AMUK Healthy Living Blog

Oct
30

Bacteria - Revolution in Human Medicine

Author : Hazel Econs
Related Conditions : Blastocystis Hominis & Dientamoeba Fragilis , Obesity

A Professor in medical research at Sydney University, believes the number of bacteria and other organisms in the gut may hold the key to unlocking most so-called Western diseases.

Scientists are only just beginning to understand the secrets of how these organisms can affect our health not only negatively but also positively, preventing or treating obesity, asthma, autism or schizophrenia.  

Professor Mackay of Sydney University states “When you look at almost any condition that exists now that didn’t exist 40 or 50 years ago, or was much less common 40 or 50 years ago, there is a good chance that it is relating to the actions of gut microbiota.  I would include in the list food allergies, asthma, diabetes, obesity and possibly autism.  Some cancers, including colon cancer, may also be impacted by people’s intestinal flora and such conditions as inflammatory bowel disease.”

Although bacteria can have a negative effect on our body, such as E.coli can cause food poisoning, research is showing that bacteria levels can be manipulated to make people healthier.  Research was carried out at Queensland Univerisity where patients with kidney disease were given high amounts of pro-biotics, good bacteria, and healthy food for the bacteria to live in, which has had beneficial results for the patients.  There were no side-effects and no negative effects on their quality of life.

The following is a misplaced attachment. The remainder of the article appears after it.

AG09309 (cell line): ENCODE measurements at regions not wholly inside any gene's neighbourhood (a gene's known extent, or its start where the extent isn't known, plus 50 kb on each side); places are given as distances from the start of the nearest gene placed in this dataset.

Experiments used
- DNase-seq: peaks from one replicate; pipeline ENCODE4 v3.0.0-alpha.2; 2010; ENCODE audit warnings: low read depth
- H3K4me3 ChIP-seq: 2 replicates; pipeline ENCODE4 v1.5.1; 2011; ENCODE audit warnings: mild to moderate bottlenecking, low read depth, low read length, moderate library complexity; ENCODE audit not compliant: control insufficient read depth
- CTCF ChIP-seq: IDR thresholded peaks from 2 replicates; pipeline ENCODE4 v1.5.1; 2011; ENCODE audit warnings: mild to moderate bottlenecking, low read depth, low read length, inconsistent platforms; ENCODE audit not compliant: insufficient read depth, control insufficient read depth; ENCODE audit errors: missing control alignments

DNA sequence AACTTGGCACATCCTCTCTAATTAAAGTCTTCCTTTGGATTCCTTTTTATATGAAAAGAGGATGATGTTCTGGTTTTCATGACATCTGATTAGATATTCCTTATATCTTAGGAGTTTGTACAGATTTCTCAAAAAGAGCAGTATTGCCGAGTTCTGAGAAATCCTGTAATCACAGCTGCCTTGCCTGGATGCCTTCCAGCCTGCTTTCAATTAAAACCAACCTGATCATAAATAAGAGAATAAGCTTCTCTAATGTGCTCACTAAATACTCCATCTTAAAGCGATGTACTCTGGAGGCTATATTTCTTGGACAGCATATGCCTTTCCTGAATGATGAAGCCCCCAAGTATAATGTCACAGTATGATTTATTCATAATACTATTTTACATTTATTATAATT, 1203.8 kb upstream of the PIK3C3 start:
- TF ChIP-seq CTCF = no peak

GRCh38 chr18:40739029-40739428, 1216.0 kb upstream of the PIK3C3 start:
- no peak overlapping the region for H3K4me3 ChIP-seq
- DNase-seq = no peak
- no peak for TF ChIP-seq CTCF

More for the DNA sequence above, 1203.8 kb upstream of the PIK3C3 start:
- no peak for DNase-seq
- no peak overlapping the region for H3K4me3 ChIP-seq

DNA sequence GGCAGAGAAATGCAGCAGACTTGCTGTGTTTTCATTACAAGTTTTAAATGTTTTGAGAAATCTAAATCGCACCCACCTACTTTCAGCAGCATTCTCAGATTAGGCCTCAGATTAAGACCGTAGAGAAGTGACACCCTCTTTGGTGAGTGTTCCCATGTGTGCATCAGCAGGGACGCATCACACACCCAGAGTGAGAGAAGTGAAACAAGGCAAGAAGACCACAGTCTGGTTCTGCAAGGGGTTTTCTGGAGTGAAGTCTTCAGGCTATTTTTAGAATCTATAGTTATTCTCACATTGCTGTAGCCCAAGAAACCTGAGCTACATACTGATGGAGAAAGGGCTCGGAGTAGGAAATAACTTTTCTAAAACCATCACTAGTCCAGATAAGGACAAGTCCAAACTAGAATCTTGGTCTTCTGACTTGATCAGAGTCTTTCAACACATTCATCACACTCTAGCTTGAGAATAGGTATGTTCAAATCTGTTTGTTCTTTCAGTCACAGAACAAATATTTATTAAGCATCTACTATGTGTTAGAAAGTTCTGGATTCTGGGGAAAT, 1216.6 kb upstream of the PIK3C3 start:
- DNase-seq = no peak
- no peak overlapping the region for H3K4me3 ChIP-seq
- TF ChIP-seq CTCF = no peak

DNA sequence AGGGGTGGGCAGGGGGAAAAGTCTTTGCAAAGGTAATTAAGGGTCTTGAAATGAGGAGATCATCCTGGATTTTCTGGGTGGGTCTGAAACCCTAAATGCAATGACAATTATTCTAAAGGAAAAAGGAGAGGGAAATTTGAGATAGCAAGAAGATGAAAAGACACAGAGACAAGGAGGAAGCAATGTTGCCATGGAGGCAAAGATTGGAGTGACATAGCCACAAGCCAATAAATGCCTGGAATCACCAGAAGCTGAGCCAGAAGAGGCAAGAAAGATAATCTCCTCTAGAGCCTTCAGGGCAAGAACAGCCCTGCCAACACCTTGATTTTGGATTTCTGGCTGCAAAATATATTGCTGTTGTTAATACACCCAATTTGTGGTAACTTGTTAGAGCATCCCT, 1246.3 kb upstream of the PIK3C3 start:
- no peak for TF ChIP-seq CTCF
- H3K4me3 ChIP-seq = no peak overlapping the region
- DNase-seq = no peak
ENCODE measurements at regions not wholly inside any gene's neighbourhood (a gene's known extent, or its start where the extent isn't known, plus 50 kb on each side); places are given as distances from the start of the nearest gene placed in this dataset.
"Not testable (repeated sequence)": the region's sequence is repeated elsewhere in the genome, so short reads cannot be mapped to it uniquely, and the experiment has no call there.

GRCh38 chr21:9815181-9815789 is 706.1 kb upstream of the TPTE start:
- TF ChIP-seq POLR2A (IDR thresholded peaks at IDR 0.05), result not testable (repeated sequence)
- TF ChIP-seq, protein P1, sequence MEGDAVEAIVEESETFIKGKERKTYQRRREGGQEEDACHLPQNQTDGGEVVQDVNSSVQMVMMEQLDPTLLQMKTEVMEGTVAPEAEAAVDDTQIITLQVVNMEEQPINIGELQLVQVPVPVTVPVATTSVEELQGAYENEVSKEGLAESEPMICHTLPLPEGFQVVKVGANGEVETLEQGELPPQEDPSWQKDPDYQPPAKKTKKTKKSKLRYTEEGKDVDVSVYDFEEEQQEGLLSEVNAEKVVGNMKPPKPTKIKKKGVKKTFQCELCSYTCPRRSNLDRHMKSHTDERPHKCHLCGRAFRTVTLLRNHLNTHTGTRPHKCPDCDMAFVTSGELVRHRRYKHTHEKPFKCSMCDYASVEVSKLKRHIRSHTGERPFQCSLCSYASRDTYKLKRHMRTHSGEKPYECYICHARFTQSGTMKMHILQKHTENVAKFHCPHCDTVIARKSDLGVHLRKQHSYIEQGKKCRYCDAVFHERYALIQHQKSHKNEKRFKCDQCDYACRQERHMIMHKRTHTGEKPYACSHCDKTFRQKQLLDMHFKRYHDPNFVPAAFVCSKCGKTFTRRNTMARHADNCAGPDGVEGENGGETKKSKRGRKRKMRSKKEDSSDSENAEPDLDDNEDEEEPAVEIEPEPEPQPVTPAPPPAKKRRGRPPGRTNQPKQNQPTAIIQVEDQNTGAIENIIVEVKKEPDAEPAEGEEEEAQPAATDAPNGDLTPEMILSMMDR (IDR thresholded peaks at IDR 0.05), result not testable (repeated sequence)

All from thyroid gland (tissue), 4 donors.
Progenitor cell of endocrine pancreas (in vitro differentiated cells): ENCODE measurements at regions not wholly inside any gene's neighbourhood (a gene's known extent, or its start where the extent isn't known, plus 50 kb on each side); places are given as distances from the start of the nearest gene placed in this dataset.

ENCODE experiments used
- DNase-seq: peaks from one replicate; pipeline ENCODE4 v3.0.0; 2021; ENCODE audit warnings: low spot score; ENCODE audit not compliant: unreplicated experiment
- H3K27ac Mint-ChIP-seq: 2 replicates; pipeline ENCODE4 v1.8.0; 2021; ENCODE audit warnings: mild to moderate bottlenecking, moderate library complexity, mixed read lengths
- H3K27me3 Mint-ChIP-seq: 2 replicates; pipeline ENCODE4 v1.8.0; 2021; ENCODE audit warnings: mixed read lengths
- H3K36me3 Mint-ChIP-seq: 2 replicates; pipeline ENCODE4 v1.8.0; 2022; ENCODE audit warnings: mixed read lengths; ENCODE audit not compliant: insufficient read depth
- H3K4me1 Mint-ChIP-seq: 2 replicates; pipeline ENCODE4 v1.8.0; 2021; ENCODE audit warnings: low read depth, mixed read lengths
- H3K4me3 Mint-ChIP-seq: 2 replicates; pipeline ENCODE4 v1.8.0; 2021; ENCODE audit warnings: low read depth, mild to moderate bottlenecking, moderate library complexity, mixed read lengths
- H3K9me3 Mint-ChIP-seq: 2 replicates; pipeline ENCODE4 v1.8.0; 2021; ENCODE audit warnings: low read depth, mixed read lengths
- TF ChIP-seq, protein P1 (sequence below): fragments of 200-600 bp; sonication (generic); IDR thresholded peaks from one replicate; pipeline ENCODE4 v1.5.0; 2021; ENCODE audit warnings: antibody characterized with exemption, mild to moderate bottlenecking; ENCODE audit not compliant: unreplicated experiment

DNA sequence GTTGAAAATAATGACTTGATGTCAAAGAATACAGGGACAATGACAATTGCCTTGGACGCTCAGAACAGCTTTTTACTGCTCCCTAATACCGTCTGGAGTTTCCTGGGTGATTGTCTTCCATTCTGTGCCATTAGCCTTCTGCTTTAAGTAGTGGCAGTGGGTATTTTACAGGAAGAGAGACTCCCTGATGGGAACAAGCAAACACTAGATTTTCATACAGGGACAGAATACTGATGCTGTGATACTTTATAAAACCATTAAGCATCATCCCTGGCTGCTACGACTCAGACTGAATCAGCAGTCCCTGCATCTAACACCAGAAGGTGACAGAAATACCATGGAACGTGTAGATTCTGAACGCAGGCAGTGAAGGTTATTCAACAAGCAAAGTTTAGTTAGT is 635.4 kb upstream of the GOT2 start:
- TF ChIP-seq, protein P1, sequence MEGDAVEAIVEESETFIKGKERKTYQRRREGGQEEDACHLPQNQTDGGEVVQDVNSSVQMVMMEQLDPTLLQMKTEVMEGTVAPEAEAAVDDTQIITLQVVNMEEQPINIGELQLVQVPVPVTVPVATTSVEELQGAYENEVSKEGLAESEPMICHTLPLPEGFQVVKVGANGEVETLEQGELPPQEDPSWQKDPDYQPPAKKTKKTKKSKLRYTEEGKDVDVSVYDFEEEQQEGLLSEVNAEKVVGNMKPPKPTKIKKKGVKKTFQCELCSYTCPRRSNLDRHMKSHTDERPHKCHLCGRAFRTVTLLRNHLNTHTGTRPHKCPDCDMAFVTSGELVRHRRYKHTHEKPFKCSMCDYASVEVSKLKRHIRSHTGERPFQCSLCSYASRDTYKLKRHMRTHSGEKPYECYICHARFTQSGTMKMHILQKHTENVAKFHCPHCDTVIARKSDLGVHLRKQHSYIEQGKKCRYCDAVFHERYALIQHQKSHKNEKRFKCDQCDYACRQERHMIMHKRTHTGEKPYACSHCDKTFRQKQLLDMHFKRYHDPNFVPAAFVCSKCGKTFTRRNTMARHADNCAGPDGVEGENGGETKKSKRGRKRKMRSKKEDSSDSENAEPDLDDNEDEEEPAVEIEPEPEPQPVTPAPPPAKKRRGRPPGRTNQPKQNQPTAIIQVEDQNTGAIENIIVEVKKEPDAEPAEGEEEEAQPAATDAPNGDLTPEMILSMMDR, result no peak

This is really interesting research as, in our clinics, one of the problems we now most frequently treat is the parasites, Blastocystis Hominis and Dientamoeba Fragilis.  These are rarely tested for or recognised problems in the UK and throughout Europe that cause most unpleasant symptoms. Patients suffer for many years before finding out why they are so unwell.   At the moment, the most effective treatment is a triple or quadruple course of antibiotics.  It would be really wonderful if we could manipulate the bacteria to make people healthier!  See our website page on Blastocystis Hominis & Dientamoeba Fragilis.

Professor Mackay believes “the new approaches to human diseases are exciting and could change medical practice”.

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